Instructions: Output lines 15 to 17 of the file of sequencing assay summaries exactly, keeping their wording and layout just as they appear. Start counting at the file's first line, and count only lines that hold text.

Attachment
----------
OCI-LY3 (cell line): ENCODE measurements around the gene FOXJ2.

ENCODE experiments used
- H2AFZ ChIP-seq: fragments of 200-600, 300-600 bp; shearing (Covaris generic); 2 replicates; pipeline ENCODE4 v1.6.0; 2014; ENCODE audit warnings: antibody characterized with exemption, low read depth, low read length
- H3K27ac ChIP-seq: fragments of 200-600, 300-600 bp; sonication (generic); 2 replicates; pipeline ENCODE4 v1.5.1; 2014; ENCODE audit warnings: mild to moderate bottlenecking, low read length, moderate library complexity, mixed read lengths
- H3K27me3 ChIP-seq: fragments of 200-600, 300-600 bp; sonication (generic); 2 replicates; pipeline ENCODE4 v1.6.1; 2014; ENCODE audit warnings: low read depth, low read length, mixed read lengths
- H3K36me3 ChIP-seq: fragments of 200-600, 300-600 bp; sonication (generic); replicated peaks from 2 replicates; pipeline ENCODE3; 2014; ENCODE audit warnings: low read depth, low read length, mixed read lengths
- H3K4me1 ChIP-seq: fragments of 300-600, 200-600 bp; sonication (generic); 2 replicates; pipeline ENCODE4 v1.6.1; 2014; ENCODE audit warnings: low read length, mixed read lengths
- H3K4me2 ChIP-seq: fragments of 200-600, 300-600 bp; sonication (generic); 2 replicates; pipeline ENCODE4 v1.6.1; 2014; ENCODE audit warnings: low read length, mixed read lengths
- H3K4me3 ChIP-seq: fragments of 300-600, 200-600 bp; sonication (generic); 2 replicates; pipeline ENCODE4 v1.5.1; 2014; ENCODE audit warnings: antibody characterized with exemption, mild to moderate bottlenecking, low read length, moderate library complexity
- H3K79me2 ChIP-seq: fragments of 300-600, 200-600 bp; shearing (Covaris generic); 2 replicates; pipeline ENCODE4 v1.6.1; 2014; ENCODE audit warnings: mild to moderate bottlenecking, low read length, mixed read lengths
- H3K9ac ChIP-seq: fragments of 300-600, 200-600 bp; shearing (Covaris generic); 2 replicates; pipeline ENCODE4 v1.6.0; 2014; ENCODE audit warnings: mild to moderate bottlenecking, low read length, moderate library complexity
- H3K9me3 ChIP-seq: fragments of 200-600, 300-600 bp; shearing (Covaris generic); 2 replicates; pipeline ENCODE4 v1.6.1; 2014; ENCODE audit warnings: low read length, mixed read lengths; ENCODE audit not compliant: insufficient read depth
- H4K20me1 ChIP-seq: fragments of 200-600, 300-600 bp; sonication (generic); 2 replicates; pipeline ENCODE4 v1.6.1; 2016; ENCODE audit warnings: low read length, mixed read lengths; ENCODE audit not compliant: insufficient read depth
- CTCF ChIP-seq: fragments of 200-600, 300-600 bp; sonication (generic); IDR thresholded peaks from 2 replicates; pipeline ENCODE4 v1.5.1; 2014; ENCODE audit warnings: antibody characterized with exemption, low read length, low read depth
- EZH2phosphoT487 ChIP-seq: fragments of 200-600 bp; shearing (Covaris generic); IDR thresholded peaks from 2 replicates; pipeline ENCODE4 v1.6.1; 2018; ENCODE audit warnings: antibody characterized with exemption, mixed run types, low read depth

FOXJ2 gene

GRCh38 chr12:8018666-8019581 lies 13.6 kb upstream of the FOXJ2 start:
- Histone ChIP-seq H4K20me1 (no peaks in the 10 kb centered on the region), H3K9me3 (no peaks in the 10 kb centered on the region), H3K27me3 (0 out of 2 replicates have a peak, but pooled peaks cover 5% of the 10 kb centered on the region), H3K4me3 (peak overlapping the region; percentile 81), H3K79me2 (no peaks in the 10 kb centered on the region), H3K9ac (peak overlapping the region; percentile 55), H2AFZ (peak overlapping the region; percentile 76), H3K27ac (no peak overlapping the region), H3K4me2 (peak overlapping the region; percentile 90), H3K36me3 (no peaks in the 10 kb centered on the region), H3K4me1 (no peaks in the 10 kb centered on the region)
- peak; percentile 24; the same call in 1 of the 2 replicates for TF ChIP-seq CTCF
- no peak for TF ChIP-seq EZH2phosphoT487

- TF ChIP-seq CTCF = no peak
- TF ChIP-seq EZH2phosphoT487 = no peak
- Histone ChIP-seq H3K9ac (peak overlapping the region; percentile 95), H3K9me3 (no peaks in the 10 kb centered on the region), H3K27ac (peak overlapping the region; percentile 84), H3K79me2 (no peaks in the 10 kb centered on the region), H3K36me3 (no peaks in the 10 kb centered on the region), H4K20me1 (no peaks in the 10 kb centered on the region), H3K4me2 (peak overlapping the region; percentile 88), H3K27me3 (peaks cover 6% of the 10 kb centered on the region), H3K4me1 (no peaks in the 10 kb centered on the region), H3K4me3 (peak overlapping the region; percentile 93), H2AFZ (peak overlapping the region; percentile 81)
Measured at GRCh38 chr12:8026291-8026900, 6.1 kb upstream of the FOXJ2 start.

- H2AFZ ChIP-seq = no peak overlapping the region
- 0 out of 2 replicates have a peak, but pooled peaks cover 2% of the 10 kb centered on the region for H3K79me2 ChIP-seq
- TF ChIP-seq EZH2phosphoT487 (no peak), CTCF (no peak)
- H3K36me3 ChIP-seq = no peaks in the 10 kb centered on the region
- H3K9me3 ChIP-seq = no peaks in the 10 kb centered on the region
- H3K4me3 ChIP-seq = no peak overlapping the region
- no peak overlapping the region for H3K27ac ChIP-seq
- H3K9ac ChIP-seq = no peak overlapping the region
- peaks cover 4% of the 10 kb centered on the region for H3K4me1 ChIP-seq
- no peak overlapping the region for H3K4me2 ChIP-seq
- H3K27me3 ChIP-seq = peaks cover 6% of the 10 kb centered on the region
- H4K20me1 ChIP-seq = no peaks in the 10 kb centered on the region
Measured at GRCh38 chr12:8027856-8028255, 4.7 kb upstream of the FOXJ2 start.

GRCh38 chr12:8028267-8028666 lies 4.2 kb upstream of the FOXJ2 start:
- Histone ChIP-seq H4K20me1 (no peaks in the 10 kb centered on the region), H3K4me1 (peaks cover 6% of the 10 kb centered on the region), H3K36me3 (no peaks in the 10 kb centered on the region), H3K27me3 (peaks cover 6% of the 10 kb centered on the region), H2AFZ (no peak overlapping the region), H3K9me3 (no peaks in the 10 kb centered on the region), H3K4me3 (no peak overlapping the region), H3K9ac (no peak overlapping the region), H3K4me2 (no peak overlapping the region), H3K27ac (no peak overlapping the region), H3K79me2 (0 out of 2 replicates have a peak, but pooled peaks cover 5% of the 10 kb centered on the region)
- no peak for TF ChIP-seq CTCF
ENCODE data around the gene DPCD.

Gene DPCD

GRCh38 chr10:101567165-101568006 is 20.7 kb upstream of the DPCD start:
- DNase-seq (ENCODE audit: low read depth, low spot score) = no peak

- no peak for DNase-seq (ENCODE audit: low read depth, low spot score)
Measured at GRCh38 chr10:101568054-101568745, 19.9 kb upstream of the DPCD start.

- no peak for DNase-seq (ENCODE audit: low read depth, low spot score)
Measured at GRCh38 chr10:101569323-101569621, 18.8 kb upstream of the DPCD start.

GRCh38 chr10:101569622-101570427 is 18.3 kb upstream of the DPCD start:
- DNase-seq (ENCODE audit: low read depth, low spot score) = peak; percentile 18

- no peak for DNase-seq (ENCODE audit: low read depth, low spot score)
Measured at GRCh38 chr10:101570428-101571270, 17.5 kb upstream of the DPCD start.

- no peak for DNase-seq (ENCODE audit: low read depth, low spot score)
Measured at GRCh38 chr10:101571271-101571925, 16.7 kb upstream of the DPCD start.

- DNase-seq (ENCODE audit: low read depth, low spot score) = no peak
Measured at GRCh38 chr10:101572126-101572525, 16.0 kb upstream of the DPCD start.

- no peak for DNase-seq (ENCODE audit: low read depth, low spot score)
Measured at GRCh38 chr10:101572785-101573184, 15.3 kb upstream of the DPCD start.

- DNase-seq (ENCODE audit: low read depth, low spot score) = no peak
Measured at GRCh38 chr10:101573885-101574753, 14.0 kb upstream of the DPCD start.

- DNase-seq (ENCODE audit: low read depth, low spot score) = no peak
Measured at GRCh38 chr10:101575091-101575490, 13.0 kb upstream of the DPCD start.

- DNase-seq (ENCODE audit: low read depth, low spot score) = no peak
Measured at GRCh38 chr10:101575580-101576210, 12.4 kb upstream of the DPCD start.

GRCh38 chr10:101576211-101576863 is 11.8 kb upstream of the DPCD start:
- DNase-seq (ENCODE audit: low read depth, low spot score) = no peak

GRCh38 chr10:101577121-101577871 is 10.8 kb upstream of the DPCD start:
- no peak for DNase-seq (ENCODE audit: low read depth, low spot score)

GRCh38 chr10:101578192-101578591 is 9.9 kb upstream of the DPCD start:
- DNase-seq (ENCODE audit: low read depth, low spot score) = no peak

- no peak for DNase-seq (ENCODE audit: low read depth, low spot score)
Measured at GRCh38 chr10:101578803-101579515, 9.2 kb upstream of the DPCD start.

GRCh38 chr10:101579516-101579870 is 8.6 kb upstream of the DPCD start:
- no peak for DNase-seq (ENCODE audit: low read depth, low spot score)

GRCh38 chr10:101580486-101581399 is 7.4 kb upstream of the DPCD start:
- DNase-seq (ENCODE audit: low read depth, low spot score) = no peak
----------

- EZH2phosphoT487 ChIP-seq: fragments of 200-600 bp; shearing (Covaris generic); IDR thresholded peaks from 2 replicates; pipeline ENCODE4 v1.6.1; 2018; ENCODE audit warnings: antibody characterized with exemption, mixed run types, low read depth

FOXJ2 gene

GRCh38 chr12:8018666-8019581 lies 13.6 kb upstream of the FOXJ2 start: